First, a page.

On-line info about Endangered Species


CITES lists all species under threat in its Appendix I, II and III, I being most serious. We have indicated on this site the endangered rating of all species named
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Wildlife criminals targeted

A new organisation to tackle wildlife crime has been launched in the UK.
The National Wildlife Crime Unit will concentrate particularly on the trade in endangered species, estimated to be worth about £3bn a year worldwide.
Environment Minister Michael Meacher said the unit would target "big time" criminals who were "pushing some of our most endangered species ever closer to extinction"."Wildlife crime is a specialist area of crime which needs a specialist and co-ordinated response."
"This new unit will keep Britain at the forefront of global efforts to tackle wildlife crime. We have to step up our battle to beat the wildlife bandits - from bird egg thieves to tiger and rhino poachers," Meacher said.

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TigerNational Geographic have joined forces with the WWF in Tiger 2000 to highlight the problems still facing tigers. Tigers still face an uncertain future. Poaching still exists to feed the illegal wildlife trade in tiger bone, skins and even tigers as exotic pets. Since before the 19th century people have hunted tigers. In the 1800's thousands of tigers were killed, causing a rapid decline in their populations. Records show the population fell from 100,000 at the turn of the last century to about 4,000 in the 1950's.
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Ivory Trade

An analysis of data in TRAFFIC's Bad Ivory Database System provides some indication of the movement of illegal ivory around the world. Data from major seizures involving more than 52 tonnes of ivory from 26 countries between 1989 and 1996 show that 18.8 tonnes were directed towards Asian destinations. Japan continues to be a destination for illegal shipments of raw ivory, semi-worked ivory blocks, the semi-processed blanks used to produce hankos, and worked ivory products. From 1989 through 1992, Japanese law enforcement authorities seized 12 such shipments. In 1997, seizures in Japan included raw tusks and 13,800 semi-worked ivory blocks coming from Singapore.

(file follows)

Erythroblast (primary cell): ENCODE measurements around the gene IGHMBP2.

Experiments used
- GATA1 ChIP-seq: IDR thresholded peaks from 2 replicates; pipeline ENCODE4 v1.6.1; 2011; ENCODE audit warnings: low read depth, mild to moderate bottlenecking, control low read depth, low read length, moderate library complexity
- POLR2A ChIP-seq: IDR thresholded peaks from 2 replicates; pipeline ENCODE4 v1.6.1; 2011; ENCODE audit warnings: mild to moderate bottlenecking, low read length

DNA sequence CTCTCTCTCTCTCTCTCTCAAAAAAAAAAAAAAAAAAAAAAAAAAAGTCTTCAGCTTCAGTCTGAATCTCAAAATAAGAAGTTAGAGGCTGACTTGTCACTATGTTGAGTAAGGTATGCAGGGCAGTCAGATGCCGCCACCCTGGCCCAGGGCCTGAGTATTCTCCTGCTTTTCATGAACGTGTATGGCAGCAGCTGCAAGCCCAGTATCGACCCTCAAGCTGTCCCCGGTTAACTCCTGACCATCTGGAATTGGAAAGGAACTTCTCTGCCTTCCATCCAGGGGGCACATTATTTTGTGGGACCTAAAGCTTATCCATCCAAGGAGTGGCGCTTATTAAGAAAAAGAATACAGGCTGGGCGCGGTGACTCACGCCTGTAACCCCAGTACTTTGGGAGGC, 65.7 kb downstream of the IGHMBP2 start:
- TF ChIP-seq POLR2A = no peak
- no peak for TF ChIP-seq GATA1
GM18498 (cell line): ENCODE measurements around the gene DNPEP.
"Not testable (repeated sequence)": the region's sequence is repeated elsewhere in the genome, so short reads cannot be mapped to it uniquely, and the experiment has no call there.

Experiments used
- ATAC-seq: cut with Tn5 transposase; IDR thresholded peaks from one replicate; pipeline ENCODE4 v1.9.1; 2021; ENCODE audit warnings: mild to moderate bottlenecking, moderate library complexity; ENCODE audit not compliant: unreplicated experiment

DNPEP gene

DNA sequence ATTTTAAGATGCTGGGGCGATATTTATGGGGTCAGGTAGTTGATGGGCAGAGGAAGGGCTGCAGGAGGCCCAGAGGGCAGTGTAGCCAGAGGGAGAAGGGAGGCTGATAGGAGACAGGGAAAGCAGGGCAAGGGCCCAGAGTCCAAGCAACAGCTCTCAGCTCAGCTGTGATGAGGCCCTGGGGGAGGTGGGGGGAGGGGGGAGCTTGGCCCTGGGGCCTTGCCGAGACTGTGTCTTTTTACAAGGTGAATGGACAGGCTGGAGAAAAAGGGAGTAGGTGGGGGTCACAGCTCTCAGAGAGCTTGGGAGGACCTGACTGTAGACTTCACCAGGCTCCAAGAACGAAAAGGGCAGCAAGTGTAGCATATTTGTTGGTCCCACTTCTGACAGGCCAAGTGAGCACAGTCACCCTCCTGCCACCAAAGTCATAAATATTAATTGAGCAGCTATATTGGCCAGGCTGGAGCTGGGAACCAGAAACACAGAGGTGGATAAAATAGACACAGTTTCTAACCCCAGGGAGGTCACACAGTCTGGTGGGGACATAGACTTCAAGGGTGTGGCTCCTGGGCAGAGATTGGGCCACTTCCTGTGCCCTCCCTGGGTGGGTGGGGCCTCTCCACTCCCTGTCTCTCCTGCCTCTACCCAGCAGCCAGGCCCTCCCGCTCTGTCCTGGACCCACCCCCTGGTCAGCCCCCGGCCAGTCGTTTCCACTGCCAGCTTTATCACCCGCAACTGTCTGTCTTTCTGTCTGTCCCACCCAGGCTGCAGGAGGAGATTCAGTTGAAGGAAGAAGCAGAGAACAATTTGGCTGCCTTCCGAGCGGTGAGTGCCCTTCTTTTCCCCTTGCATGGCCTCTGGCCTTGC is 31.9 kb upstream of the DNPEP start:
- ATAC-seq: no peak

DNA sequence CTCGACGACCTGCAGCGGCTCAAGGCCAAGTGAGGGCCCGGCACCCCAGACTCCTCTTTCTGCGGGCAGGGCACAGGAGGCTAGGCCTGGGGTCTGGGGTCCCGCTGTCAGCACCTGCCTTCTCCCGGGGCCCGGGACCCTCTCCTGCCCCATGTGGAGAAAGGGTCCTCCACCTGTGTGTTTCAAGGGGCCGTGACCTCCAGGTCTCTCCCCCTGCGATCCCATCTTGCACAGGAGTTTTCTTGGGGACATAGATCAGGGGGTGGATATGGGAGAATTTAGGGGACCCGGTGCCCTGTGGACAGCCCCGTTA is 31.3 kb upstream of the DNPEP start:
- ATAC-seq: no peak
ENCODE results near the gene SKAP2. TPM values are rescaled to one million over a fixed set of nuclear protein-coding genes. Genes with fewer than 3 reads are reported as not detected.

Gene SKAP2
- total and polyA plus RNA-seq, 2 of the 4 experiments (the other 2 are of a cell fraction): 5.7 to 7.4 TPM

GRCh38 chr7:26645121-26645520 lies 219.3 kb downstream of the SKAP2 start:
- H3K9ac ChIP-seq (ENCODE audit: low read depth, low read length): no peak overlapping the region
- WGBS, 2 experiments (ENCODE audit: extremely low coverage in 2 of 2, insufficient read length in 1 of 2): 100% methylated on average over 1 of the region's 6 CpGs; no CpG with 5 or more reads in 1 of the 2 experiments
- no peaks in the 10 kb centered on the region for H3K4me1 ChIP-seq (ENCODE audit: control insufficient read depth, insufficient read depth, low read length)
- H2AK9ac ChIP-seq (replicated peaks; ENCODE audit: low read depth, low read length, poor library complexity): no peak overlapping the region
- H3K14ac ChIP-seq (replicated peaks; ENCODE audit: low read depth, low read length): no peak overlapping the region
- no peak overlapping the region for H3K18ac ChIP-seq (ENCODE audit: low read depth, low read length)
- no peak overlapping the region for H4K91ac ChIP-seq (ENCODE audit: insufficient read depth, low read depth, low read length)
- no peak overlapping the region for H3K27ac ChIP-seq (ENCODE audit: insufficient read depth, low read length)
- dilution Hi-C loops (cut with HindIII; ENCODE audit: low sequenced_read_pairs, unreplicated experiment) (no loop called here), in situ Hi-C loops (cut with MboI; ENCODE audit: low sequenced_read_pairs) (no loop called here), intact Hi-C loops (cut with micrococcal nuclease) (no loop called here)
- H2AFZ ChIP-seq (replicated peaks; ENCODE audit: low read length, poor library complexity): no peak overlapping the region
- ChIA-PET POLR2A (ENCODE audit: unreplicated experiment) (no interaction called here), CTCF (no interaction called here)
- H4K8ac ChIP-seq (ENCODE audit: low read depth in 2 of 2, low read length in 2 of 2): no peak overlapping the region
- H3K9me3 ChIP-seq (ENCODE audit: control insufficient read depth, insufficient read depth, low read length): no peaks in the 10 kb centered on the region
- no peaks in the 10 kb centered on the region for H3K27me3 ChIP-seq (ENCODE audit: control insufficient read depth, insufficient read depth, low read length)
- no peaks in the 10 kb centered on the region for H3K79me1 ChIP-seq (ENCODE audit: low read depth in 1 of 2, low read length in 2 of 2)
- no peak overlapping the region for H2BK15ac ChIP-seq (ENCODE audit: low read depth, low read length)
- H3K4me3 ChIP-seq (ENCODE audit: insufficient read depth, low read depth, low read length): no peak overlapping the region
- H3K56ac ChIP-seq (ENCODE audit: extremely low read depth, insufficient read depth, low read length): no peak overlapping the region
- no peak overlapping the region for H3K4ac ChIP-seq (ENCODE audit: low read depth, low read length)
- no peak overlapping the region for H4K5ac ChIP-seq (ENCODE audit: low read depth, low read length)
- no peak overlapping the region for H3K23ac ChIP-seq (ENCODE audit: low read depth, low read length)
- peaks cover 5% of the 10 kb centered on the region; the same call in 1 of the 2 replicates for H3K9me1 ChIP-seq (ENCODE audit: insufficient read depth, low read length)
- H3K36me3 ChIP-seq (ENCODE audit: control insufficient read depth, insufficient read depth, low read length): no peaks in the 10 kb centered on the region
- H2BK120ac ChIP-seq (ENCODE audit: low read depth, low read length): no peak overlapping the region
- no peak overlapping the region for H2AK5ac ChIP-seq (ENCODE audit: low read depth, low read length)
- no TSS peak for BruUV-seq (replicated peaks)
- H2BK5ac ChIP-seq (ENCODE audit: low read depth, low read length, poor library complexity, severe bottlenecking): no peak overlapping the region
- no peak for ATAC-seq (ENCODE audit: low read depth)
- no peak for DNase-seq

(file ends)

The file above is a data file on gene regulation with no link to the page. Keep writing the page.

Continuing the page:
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Ko Chang -- Thailand

Organisations

WCS LinkThe Society's International Conservation program oversees field conservation projects in over 50 countries involved in gathering information, training conservation professionals and protecting and managing wildlife.
WCS has more than 300 field projects throughout Africa, Asia, Latin America, and North America.

Become a member of the Wildlife Conservation Society and help support our worldwide conservation efforts.

WWF LinkKnown worldwide by its panda logo, The World Wildlife Fund is the world's largest independent conservation organisation with over 4 million supporters and a global network active in some 100 countries. WWF's mission is to protect nature and the biological diversity that we all need to survive.
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WCMC LinkWCMC is an independent organisation and has become a principle source of global biodiversity information. The website provides information on endangered species and their status.
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Whales, dolphins, and porpoises are fascinating to many people. It may be because of their size or because of their activities that can seem so playful or because of the attention that has been focused on human threats to these animals. The whales, dolphins, and porpoises are in an order known as cetaceans. These creatures of the sea are mammals just like humans. They breath air. They are warmblooded. They bear live young called calves which are nursed by their mothers.

There are currently seven species of cetaceans in U.S. waters that are protected under the Endangered Species Act.

These whales became endangered because they were hunted so heavily that the populations were severely reduced. During the 19th century, whales were hunted primarily for oil and baleen. Before the advent of electricity, many American homes were lighted with whale oil. As recently as twenty years ago, products from whales were used for everything from machine oil to women's cosmetics. Because of the passage of the Marine Mammal Protection Act in 1972, it became illegal to import products containing materials from whales.
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